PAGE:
Climbing the Hill on Health Care

By Tom Daschle, Wall Street Journal - September 3, 2009

The memories linger. The mass at the Basilica of Our Lady of Perpetual Help in Boston celebrating Ted Kennedy's life was a powerful and uniting moment. Prominent Republicans and Democrats embraced as they shared stories of times with Teddy. Ted Kennedy Jr. delivered a moving eulogy of his father.

He talked of losing a leg at the age of 12 and of wondering if he would ever be normal again. He talked about the snowy day, after returning from the hospital, when his father invited him to go sledding. As they approached the steep, snow-packed hill, Ted Jr. fell on the ice. "I can't do this. I will never be able to climb up this hill," he remembers saying.

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His father would have none of it. He lifted his son and said, "I know you can do it. There is nothing that you can't do. We're going to climb that hill together, even if it takes us all day."

They made it up the hill and Ted Jr. learned a valuable lesson—that what seems impossible can often be done with hard work and determination.

There were many members of Congress in the basilica that day. I hope they were listening. During the month of August and even before Kennedy's funeral, I heard many of those members talk about national health reform and say, "We just can't do this. It is simply too hard."

That is what we have heard for 70 years from Republicans and Democrats alike. And as we stand, once again, at the bottom of the hill, the challenge is daunting. It means ensuring meaningful insurance coverage for all Americans while changing the health paradigm from illness to wellness and from volume to value.

Beyond the caustic and confrontational town-hall meetings, millions of Americans are now coming to realize that the status quo is not acceptable.

There is no doubt about the consequences of failure. Failure to address insurance coverage for all will mean that the numbers of uninsured in America will climb to more than 60 million people in 10 years from nearly 46 million now. Failure to address ever-escalating health costs means that a typical family will see its annual cost of health insurance rise to $25,000 by 2025 from about $12,000 now. Failure to fix problems with quality in our health-care system is an absolute guarantee that we will remain dead last among all industrialized countries when it comes to outcomes. Failure has another price, too. It could cost us our global leadership.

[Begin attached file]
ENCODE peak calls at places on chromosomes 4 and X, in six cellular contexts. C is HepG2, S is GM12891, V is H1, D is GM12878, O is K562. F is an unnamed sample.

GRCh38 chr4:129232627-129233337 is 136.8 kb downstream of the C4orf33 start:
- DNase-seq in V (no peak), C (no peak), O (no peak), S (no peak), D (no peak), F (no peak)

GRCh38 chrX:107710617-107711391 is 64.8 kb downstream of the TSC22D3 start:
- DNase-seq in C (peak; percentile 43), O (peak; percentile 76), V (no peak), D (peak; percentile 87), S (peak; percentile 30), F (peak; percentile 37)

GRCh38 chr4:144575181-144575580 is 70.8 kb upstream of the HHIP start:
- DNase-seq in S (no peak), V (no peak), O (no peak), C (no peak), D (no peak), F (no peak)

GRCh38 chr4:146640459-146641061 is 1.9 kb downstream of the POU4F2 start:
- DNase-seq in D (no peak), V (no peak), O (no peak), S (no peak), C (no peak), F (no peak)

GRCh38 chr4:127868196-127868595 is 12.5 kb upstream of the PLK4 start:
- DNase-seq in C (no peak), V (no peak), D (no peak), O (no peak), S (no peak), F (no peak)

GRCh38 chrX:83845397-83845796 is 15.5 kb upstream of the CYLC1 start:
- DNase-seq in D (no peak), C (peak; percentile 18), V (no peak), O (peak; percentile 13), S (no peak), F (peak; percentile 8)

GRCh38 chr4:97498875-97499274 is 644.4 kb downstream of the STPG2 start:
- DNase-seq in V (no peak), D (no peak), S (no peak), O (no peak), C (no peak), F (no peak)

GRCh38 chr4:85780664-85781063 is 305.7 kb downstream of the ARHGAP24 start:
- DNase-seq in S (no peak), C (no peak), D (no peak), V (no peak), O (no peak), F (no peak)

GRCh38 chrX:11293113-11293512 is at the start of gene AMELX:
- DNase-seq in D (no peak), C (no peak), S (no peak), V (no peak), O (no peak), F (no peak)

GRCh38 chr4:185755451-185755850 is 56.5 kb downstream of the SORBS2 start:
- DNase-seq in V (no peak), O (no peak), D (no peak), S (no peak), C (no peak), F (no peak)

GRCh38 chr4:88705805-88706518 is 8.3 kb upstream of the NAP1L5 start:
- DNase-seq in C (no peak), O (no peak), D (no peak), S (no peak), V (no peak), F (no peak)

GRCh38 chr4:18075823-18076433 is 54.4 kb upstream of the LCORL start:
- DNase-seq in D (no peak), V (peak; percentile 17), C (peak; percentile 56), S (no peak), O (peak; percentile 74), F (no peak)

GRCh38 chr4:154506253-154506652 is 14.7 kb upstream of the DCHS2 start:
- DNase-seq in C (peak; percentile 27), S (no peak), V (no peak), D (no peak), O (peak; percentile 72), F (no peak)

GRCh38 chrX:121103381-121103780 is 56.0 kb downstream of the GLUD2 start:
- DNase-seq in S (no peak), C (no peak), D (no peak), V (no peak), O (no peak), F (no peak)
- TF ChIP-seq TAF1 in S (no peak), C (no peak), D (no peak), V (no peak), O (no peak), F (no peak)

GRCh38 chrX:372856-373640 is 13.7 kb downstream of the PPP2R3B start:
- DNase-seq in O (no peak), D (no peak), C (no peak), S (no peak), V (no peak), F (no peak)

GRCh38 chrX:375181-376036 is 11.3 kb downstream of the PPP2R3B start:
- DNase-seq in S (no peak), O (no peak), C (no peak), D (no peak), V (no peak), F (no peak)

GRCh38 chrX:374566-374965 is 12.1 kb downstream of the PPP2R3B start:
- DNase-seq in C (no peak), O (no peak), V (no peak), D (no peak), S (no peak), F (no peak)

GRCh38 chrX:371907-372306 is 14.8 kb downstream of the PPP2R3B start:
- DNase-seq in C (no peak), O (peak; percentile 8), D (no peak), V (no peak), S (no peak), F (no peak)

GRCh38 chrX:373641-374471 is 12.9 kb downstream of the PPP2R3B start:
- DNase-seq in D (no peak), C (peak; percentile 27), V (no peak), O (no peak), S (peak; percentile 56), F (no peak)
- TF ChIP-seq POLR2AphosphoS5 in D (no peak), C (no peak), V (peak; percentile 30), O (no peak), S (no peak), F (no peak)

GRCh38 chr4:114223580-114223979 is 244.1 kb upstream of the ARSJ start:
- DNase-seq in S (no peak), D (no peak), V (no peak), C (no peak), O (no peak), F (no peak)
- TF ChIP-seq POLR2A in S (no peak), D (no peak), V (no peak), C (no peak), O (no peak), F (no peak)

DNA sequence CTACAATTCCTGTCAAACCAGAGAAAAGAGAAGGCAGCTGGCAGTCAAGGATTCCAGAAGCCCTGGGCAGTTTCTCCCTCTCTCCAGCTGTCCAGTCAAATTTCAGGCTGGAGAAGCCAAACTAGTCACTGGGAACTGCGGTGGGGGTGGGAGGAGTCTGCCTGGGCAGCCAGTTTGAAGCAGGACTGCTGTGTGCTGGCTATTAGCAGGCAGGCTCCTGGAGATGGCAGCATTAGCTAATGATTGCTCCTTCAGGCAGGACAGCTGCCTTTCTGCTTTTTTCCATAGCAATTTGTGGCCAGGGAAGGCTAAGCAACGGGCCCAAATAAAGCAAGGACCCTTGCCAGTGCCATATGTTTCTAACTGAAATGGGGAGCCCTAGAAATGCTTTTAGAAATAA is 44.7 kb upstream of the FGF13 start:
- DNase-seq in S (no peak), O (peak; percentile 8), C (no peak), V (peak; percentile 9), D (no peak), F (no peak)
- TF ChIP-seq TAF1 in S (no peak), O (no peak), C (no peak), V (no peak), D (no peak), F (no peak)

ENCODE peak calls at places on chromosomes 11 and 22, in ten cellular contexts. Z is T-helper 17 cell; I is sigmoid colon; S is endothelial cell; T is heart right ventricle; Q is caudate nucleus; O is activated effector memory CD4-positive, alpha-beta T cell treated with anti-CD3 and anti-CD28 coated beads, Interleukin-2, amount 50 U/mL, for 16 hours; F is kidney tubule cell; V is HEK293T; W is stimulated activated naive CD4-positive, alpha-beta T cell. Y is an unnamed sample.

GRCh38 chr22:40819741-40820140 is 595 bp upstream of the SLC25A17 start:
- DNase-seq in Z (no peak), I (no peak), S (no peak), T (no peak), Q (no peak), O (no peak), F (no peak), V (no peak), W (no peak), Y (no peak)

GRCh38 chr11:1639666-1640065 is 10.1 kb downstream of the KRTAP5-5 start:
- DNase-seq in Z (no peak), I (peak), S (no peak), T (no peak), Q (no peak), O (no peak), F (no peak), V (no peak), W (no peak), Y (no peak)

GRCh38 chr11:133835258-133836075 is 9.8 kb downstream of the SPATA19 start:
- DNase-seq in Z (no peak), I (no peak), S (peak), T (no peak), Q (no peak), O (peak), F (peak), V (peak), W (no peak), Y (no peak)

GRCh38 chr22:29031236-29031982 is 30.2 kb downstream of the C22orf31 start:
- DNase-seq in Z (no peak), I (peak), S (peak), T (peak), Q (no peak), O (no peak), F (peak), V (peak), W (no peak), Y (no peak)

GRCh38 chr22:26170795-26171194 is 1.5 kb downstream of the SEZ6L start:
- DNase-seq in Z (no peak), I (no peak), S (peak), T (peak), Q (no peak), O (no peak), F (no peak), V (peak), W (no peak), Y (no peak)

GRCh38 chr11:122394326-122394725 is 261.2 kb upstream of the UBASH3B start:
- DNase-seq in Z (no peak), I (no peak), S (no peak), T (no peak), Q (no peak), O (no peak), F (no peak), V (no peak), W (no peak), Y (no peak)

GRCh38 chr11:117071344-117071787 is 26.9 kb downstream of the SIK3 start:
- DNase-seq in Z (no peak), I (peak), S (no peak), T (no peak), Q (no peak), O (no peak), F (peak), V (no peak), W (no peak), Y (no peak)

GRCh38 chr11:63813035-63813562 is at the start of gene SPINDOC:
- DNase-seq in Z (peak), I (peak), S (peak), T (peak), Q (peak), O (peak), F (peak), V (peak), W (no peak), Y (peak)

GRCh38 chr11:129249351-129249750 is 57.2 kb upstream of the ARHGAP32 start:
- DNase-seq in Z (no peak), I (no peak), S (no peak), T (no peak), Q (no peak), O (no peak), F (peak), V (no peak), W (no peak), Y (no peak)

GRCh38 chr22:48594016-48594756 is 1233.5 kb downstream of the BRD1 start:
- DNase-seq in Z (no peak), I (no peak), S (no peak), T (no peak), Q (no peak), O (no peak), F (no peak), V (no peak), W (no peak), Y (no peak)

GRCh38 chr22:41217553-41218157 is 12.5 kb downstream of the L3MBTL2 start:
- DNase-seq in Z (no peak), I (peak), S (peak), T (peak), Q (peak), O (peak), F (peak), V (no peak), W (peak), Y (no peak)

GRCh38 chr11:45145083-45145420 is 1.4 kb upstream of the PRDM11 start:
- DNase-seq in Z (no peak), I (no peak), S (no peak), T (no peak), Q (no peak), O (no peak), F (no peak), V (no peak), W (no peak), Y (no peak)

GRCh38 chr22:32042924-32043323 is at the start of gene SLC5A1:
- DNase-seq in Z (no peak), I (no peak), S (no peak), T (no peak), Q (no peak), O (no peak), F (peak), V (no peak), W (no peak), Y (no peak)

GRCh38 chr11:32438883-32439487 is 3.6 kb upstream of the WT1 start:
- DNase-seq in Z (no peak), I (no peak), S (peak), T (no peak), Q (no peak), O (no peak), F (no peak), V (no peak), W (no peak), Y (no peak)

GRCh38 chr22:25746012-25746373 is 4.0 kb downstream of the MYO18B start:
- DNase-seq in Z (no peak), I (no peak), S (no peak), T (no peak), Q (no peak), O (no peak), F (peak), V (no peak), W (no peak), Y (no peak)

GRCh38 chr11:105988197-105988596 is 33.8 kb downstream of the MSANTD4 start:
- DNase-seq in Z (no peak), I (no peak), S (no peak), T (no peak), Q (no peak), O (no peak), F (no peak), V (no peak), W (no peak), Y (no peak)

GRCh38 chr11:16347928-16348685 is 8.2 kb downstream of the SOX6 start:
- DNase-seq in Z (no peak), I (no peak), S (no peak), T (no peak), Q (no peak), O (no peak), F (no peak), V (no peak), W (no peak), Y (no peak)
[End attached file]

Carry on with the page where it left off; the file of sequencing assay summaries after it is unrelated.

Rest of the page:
If we lack the ability to successfully address the urgent problems of health care in our country, the American people and the rest of the world will rightly question our ability to tackle other challenges, domestic and global. And needless to say, given the dominance of my party in the White House and in Congress, Democrats will be to blame.

By far the best path to success is to continue to pursue a traditional, bipartisan solution. I have great admiration for former Senate Majority Leaders Bob Dole and Howard Baker who, earlier this year, demonstrated remarkable strength and leadership in working with me through the auspices of the Bipartisan Policy Center to propose a compromise on comprehensive health-care reform. That compromise—which included focusing on preventive care, controlling costs, creating health-care exchanges, and other ideas—can be a blueprint for progress on health reform in Congress this fall.

However, should Republican intransigence continue, Democrats cannot simply stop. They cannot ignore the human suffering as well as their fiscal responsibility to act. They must focus on the budgetary implications of health reform and use the Senate rules of budget reconciliation to allow a health-care bill move with majority support. The choice between complete legislative failure and majority rule should not pose a dilemma for any Democratic senator.

Republicans who cry foul have only themselves to blame. First, they walked away from the table even though they had many opportunities to participate in White House meetings and in House and Senate committees over the past eight months—and eight years.

Second, they set an ample number of precedents over the past decade in using their majorities then to pass their agenda using the same reconciliation rules in the Senate.

Democrats should be clear about their purpose. The goal of meaningful health reform should be to expand coverage, reduce projected costs, improve health-system quality, and enhance health-care options for all Americans.

We should be clear that doing it right does not mean doing it fast. While the legislative framework must be enacted in a comprehensive manner given the intricate interrelationship between each of the stated goals, the policy implementation must be done cautiously over time. For some elements, even an implementation time frame of years is not too long.

I have no doubt that the naysayers will continue to argue that the job is too hard and the hill is too high. We have heard it for decades and we will hear it some more.

But as Ted Kennedy told his 12-year-old son as he stood before another hill, "You can do anything if you try hard enough." My friend Ted was right then and he was right to press us to move up the hill on health-care reform.

Mr. Daschle is a former senator from South Dakota and former U.S. Senate majority leader. He is currently a special policy adviser at Alston & Bird.

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